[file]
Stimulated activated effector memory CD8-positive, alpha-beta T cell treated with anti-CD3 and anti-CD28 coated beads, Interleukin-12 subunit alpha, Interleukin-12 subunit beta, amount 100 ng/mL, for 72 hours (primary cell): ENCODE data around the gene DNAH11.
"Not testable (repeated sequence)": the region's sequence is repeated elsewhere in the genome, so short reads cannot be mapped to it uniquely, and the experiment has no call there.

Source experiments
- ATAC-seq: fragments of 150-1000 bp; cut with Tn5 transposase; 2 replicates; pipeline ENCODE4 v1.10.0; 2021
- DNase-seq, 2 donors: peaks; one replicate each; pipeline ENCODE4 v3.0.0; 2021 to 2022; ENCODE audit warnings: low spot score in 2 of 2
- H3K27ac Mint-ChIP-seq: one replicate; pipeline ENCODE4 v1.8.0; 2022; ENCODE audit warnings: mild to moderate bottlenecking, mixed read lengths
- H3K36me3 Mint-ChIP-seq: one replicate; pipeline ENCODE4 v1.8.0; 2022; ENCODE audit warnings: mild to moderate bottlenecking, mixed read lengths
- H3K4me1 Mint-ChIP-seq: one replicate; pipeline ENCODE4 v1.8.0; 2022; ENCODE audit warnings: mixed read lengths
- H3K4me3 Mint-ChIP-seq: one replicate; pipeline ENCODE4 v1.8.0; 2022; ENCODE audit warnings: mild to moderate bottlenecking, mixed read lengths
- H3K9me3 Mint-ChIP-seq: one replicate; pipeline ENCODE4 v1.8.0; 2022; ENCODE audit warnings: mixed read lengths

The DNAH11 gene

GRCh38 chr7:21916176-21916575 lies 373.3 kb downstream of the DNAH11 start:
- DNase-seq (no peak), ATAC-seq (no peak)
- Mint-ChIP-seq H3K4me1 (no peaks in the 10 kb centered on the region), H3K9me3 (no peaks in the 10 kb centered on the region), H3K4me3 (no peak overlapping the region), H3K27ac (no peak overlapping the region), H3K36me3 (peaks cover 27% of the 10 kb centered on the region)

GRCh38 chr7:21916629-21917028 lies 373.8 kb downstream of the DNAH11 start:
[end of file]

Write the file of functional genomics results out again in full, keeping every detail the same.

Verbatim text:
Stimulated activated effector memory CD8-positive, alpha-beta T cell treated with anti-CD3 and anti-CD28 coated beads, Interleukin-12 subunit alpha, Interleukin-12 subunit beta, amount 100 ng/mL, for 72 hours (primary cell): ENCODE data around the gene DNAH11.
"Not testable (repeated sequence)": the region's sequence is repeated elsewhere in the genome, so short reads cannot be mapped to it uniquely, and the experiment has no call there.

Source experiments
- ATAC-seq: fragments of 150-1000 bp; cut with Tn5 transposase; 2 replicates; pipeline ENCODE4 v1.10.0; 2021
- DNase-seq, 2 donors: peaks; one replicate each; pipeline ENCODE4 v3.0.0; 2021 to 2022; ENCODE audit warnings: low spot score in 2 of 2
- H3K27ac Mint-ChIP-seq: one replicate; pipeline ENCODE4 v1.8.0; 2022; ENCODE audit warnings: mild to moderate bottlenecking, mixed read lengths
- H3K36me3 Mint-ChIP-seq: one replicate; pipeline ENCODE4 v1.8.0; 2022; ENCODE audit warnings: mild to moderate bottlenecking, mixed read lengths
- H3K4me1 Mint-ChIP-seq: one replicate; pipeline ENCODE4 v1.8.0; 2022; ENCODE audit warnings: mixed read lengths
- H3K4me3 Mint-ChIP-seq: one replicate; pipeline ENCODE4 v1.8.0; 2022; ENCODE audit warnings: mild to moderate bottlenecking, mixed read lengths
- H3K9me3 Mint-ChIP-seq: one replicate; pipeline ENCODE4 v1.8.0; 2022; ENCODE audit warnings: mixed read lengths

The DNAH11 gene

GRCh38 chr7:21916176-21916575 lies 373.3 kb downstream of the DNAH11 start:
- DNase-seq (no peak), ATAC-seq (no peak)
- Mint-ChIP-seq H3K4me1 (no peaks in the 10 kb centered on the region), H3K9me3 (no peaks in the 10 kb centered on the region), H3K4me3 (no peak overlapping the region), H3K27ac (no peak overlapping the region), H3K36me3 (peaks cover 27% of the 10 kb centered on the region)

GRCh38 chr7:21916629-21917028 lies 373.8 kb downstream of the DNAH11 start: